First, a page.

Minimum Reflective Standards for Traffic Signs

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New Federal Rules

Impact Private Property

If the public travels on property that you own or manage, your traffic signs, pavement markings and other traffic control devices are now required to conform to the Manual on Uniform Traffic Devices (MUTCD)

Effective January 16, 2007, the Federal Highway Administration (FHWA amended the United States Code (U.S.C.) to clarify the applicability of the MUTCD to ANY road open to public travel. That includes privately owned property where the public travels.  Examples are shopping centers, office and apartment complexes, and even recreation facilities.

As a property owner or manager, you need to understand the implications and risks associated with this law, and what to do to keep customers safe while traveling on your property.

This page does three things to help you do that.

  • A series of frequently asked questions are presented to help you understand your responsibilities, risks and potential liabilities.
  • A picture is worth a thousand words, so examples of correct and incorrect traffic control devices are provided.
  • Links and directions to obtain copies of two relevant guide books -- the Manual of Uniform Traffic Control Devices and the Standard Highway Signs book are also provided.
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To view the "Final Rule" as issued by FHWA:

To view the Standard Highway Signs Book:

To view more information regarding the Manual on Uniform Traffic Control Devices:

Frequently Asked Questions

Q. What is the Manual on Uniform Traffic
Control Devices?

A. The Manual on Uniform Traffic Control
Devices (MUTCD) is incorporated by
reference in 23 Code of Federal
Regulations (CFR), Part 655, Subpart F
and shall be recognized as the national
standard for all traffic control devices
installed on any street, highway, or bicycle
trail open to public travel
in accordance
with 23 U.S.C. 109(d) and 402(a). The
policies and procedures of the Federal
Highway Administration (FHWA) to obtain
basic uniformity of traffic control devices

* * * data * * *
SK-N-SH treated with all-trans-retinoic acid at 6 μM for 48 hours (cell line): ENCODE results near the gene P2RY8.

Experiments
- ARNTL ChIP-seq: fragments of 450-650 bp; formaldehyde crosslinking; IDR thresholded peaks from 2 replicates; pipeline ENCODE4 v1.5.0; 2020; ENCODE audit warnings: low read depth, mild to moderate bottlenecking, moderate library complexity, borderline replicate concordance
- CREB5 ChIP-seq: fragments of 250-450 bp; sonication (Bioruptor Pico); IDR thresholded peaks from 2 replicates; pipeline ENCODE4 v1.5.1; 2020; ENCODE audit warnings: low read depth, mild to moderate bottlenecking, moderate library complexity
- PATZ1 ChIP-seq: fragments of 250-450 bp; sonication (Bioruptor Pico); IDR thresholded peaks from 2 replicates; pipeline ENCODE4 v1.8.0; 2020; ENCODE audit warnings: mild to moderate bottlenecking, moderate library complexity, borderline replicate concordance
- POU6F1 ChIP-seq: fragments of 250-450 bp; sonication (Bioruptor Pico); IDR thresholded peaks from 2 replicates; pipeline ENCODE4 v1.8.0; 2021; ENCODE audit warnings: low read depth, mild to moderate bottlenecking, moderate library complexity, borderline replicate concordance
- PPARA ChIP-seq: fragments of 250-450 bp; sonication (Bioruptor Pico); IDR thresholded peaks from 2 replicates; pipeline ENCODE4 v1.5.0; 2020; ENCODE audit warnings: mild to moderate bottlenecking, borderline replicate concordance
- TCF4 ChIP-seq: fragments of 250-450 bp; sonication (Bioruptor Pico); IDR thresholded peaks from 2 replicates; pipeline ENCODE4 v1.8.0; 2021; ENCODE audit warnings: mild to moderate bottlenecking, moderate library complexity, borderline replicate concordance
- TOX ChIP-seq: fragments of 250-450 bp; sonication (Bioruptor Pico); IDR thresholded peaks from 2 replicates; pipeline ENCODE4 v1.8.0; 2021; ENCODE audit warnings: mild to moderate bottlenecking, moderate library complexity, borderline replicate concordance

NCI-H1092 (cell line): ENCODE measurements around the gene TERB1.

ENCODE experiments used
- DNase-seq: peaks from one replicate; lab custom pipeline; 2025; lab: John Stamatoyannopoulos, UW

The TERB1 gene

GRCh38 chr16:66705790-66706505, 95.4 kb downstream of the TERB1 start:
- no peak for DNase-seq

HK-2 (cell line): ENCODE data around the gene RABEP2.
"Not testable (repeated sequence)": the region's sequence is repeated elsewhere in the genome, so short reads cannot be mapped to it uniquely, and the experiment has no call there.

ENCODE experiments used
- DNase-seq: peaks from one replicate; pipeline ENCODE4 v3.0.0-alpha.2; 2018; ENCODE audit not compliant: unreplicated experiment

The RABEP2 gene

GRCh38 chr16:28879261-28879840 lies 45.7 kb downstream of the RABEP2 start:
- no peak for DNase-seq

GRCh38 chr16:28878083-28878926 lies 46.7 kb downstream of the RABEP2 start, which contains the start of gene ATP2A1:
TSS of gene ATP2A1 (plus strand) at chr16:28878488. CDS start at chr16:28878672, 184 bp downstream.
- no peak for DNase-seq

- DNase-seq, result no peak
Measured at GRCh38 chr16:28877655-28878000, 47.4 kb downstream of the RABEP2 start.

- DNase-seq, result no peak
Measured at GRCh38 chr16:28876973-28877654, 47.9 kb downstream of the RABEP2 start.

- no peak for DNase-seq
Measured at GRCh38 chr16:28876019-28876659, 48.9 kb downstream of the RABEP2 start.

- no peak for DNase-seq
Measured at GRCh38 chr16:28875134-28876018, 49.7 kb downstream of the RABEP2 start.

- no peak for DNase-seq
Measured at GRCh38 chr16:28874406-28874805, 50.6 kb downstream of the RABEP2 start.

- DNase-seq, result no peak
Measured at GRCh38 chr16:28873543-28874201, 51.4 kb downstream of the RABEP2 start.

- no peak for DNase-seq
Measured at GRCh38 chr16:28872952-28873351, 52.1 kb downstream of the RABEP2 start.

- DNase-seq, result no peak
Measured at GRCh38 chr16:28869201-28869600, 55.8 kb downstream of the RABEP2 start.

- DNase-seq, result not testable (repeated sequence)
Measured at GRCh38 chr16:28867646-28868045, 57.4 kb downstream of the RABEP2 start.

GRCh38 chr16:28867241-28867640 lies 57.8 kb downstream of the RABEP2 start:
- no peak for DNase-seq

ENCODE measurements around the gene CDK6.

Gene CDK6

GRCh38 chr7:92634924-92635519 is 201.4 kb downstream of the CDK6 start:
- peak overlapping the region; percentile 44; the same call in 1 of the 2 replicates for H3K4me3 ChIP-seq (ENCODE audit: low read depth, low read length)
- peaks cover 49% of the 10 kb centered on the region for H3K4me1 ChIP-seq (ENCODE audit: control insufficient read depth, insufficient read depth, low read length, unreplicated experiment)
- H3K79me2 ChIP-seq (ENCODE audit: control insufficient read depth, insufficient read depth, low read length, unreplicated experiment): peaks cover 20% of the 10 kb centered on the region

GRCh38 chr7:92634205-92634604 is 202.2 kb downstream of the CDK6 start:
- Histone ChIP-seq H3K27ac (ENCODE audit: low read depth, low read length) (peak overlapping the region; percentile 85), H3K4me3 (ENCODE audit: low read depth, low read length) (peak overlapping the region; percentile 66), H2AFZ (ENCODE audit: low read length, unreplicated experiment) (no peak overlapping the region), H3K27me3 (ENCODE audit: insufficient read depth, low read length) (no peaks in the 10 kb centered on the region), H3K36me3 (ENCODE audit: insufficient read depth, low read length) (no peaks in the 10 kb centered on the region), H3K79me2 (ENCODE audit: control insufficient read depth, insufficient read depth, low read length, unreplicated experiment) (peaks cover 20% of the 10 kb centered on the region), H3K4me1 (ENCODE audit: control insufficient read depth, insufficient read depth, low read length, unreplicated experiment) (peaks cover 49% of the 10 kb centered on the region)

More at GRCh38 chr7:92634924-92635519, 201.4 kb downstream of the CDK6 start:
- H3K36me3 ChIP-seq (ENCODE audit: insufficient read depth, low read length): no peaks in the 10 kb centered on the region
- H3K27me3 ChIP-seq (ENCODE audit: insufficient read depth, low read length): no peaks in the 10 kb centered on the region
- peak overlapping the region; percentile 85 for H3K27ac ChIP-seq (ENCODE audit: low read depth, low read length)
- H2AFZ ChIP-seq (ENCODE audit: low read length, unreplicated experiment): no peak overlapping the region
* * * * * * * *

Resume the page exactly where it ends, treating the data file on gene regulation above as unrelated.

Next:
shall be as described in 23 CFR 655,
Subpart F.

Q. Why does the Manual suddenly apply to the private property that I own or

A. The Manual has applied to “all roads open
to public travel” for some time. This update
by FHWA just clarifies that certain areas
such as shopping centers, office and
apartment complexes, and sports facilities
are “roads open to public travel” within the
intent of the law. Substantial safety
benefits result from providing road users
with consistent, uniform messages no
matter where they travel.

Q. What does this law cover?
A. The law applies to “traffic control devices”
and safety features on your property.
Common examples of traffic control devices
that are covered include signs such as
markings such as STOP bars and
directional arrows, and safety features such
as barriers or guardrail.

Q. How long do I have to comply with this law?
A. The FHWA issued an Effective Date of
January 16, 2007. States have two years
from the effective date to adopt this
. It is probably best to start thinking
about which non-compliant traffic control
devices should be replaced now.

Q. What happens if I don’t comply?
A. If you don’t comply with the law, you risk
exposure to tort liability if someone is
injured or worse yet, loses their life on your
property. More importantly, good modern
signage promotes safety, reflects postively
on the property owner, and is more inviting
to the public. It can help minimize insurance
costs and maintain a safer environment.

Q. You said that a sign must be
“retroreflective.” What does that mean?

A. “Retroreflective” is a fancy scientific word
for “brightness.” In order to appear bright
to our eyes at night, traffic control devices
need to be either directly illuminated or
have “retroreflective” surfaces so that
almost all the light striking them is reflected
back to its source. “Retroreflectivity” can
be achieved with the use of special
sheeting on signs or the application of
specially manufactured glass beads in
pavement markings.

Q. Can you give me examples of traffic
control devices that don’t “comply” with the law?

A. Here are some examples that we have
seen with some regularity:
◊ Signs that are the wrong color, such as a
green STOP sign. STOP signs are
required to be RED with WHITE lettering,
and octagonal in shape.
◊ Signs that are mounted at the wrong
such as four feet from the ground.
The Manual requires signs to be mounted
at seven feet in urban areas and five feet in
rural areas.
◊ Signs that are made of the wrong
such as wood. Signs must be
retroreflective and it is impossible to make
wood retroreflective.
◊ Speed limits that are non-conforming,
such as 14 MPH. The Manual requires that
all speed limits be in 5 MPH increments.
◊ Markings that are the wrong color such
as yellow or red STOP BARS at STOP
signs. The Manual requires that these be



Impact Signs On

Private Property, i.e.

  • Shopping Centers
  • Office Parks
  • Residential Developments
  • Apartment Complexes
  • Entertainment Centers

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